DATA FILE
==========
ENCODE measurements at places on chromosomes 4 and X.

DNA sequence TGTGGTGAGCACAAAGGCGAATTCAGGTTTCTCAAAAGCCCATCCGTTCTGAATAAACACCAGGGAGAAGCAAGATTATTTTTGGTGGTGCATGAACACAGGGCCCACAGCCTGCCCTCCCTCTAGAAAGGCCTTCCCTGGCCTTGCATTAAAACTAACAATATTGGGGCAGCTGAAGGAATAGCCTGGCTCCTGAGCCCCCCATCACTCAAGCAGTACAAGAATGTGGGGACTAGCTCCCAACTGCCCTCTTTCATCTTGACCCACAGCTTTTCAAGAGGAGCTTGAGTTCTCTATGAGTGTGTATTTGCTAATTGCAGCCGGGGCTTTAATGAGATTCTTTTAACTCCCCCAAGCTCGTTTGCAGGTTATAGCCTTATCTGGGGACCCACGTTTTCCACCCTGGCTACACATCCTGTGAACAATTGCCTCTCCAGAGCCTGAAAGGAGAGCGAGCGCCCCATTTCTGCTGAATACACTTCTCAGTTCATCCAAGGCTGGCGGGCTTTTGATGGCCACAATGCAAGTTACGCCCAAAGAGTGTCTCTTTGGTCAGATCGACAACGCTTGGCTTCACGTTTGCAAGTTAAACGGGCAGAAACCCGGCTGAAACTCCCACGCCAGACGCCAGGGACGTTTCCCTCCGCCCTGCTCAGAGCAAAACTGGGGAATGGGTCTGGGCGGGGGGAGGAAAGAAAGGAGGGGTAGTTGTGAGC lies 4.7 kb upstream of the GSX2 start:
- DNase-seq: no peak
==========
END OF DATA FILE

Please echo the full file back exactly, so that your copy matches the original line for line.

ENCODE measurements at places on chromosomes 4 and X.

DNA sequence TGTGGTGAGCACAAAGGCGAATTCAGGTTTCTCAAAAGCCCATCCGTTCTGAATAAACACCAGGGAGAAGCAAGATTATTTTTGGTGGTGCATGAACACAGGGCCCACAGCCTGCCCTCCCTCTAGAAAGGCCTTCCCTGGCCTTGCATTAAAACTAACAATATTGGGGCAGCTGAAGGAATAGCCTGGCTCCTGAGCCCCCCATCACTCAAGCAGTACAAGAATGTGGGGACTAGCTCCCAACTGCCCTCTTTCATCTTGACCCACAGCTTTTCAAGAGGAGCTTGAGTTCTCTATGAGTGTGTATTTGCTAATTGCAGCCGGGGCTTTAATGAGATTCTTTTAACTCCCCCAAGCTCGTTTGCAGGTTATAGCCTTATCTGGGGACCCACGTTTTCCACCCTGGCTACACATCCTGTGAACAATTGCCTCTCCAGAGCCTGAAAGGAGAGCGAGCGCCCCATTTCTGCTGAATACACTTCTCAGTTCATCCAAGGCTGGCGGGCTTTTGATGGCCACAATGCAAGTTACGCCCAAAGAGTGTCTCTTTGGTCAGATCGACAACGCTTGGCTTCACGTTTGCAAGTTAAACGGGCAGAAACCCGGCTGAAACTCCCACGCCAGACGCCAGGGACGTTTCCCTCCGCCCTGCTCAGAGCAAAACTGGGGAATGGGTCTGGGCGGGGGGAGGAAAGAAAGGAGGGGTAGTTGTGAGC lies 4.7 kb upstream of the GSX2 start:
- DNase-seq: no peak